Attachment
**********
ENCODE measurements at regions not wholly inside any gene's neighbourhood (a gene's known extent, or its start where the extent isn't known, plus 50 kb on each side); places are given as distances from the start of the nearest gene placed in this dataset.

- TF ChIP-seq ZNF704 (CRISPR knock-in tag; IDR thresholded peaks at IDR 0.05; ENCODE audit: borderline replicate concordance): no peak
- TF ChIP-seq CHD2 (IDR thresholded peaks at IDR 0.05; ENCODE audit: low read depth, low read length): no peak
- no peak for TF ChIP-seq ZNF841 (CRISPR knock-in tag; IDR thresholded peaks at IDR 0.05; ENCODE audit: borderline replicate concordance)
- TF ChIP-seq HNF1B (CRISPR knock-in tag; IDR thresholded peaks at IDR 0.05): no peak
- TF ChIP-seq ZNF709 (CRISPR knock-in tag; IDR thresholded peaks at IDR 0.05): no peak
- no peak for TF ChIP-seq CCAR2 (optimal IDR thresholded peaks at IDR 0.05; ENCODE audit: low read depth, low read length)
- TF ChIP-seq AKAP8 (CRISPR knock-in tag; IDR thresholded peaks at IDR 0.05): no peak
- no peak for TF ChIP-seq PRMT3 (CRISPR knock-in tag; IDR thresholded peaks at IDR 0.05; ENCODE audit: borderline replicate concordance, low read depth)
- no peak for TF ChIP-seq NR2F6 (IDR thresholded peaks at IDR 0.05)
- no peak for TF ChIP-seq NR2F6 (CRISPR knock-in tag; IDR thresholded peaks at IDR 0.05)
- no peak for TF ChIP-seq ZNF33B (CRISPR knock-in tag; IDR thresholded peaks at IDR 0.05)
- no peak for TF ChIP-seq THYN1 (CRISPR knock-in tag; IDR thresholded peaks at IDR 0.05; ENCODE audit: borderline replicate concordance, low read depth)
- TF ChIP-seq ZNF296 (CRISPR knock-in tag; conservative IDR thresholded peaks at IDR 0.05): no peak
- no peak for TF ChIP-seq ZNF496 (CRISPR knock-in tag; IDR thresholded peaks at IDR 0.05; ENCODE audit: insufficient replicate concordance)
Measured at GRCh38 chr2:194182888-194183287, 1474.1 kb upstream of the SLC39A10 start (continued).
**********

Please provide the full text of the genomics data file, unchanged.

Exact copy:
ENCODE measurements at regions not wholly inside any gene's neighbourhood (a gene's known extent, or its start where the extent isn't known, plus 50 kb on each side); places are given as distances from the start of the nearest gene placed in this dataset.

- TF ChIP-seq ZNF704 (CRISPR knock-in tag; IDR thresholded peaks at IDR 0.05; ENCODE audit: borderline replicate concordance): no peak
- TF ChIP-seq CHD2 (IDR thresholded peaks at IDR 0.05; ENCODE audit: low read depth, low read length): no peak
- no peak for TF ChIP-seq ZNF841 (CRISPR knock-in tag; IDR thresholded peaks at IDR 0.05; ENCODE audit: borderline replicate concordance)
- TF ChIP-seq HNF1B (CRISPR knock-in tag; IDR thresholded peaks at IDR 0.05): no peak
- TF ChIP-seq ZNF709 (CRISPR knock-in tag; IDR thresholded peaks at IDR 0.05): no peak
- no peak for TF ChIP-seq CCAR2 (optimal IDR thresholded peaks at IDR 0.05; ENCODE audit: low read depth, low read length)
- TF ChIP-seq AKAP8 (CRISPR knock-in tag; IDR thresholded peaks at IDR 0.05): no peak
- no peak for TF ChIP-seq PRMT3 (CRISPR knock-in tag; IDR thresholded peaks at IDR 0.05; ENCODE audit: borderline replicate concordance, low read depth)
- no peak for TF ChIP-seq NR2F6 (IDR thresholded peaks at IDR 0.05)
- no peak for TF ChIP-seq NR2F6 (CRISPR knock-in tag; IDR thresholded peaks at IDR 0.05)
- no peak for TF ChIP-seq ZNF33B (CRISPR knock-in tag; IDR thresholded peaks at IDR 0.05)
- no peak for TF ChIP-seq THYN1 (CRISPR knock-in tag; IDR thresholded peaks at IDR 0.05; ENCODE audit: borderline replicate concordance, low read depth)
- TF ChIP-seq ZNF296 (CRISPR knock-in tag; conservative IDR thresholded peaks at IDR 0.05): no peak
- no peak for TF ChIP-seq ZNF496 (CRISPR knock-in tag; IDR thresholded peaks at IDR 0.05; ENCODE audit: insufficient replicate concordance)
Measured at GRCh38 chr2:194182888-194183287, 1474.1 kb upstream of the SLC39A10 start (continued).